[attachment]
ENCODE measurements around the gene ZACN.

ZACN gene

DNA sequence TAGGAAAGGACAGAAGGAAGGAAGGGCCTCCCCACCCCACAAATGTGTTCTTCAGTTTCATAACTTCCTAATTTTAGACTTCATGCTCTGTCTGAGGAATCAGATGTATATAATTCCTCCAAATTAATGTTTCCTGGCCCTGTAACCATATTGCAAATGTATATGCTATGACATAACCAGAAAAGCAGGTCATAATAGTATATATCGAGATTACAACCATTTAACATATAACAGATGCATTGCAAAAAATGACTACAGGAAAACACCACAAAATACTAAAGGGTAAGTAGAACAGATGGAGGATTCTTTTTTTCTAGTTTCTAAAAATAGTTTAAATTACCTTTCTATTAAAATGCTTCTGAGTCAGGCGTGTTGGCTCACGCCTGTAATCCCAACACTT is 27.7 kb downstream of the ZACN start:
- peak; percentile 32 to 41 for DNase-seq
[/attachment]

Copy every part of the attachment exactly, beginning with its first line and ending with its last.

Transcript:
ENCODE measurements around the gene ZACN.

ZACN gene

DNA sequence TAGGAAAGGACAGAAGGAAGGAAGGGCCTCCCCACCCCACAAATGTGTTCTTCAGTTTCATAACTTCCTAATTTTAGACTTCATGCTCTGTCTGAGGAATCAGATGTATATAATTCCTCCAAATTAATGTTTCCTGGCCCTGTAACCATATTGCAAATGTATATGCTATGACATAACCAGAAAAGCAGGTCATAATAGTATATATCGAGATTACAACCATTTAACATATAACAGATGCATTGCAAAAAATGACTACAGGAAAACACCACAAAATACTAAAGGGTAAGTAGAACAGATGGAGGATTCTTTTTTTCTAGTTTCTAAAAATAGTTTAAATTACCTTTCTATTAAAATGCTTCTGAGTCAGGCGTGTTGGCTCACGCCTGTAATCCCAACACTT is 27.7 kb downstream of the ZACN start:
- peak; percentile 32 to 41 for DNase-seq